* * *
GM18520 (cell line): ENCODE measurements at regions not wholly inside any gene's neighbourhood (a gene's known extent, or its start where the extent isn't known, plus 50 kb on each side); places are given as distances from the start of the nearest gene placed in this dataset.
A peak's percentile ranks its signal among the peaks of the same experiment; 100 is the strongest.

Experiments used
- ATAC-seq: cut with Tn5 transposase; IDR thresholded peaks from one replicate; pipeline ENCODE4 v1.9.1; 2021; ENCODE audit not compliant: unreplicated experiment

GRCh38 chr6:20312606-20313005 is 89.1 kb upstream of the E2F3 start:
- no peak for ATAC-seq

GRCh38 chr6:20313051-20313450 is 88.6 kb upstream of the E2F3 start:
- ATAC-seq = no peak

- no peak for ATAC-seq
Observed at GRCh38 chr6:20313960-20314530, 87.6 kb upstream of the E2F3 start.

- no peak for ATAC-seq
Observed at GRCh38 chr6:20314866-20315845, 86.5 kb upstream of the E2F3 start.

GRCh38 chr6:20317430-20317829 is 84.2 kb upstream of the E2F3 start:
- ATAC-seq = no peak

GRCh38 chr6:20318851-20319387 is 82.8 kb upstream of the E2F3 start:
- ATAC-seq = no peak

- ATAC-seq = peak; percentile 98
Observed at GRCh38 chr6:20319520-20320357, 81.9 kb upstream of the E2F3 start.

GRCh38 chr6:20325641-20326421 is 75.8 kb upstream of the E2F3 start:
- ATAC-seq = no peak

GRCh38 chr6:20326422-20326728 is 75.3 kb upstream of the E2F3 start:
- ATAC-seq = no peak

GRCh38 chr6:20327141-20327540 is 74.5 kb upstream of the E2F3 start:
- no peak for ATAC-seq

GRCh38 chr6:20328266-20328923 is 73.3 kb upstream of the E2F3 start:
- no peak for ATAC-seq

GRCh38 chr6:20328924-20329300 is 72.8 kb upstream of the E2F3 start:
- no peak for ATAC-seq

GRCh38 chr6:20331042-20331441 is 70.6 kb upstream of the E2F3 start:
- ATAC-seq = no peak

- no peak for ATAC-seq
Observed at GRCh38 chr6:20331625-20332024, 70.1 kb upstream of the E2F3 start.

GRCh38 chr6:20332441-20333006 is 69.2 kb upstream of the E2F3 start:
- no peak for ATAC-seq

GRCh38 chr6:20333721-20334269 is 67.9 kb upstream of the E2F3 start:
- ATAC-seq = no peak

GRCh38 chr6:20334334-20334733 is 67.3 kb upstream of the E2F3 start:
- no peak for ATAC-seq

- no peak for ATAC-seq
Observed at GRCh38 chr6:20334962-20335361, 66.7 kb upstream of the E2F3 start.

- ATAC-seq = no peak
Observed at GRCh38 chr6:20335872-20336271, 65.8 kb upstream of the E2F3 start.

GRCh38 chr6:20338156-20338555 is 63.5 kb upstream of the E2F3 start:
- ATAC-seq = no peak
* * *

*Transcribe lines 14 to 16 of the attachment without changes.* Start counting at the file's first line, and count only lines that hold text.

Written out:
- ATAC-seq = no peak

GRCh38 chr6:20318851-20319387 is 82.8 kb upstream of the E2F3 start:
- ATAC-seq = no peak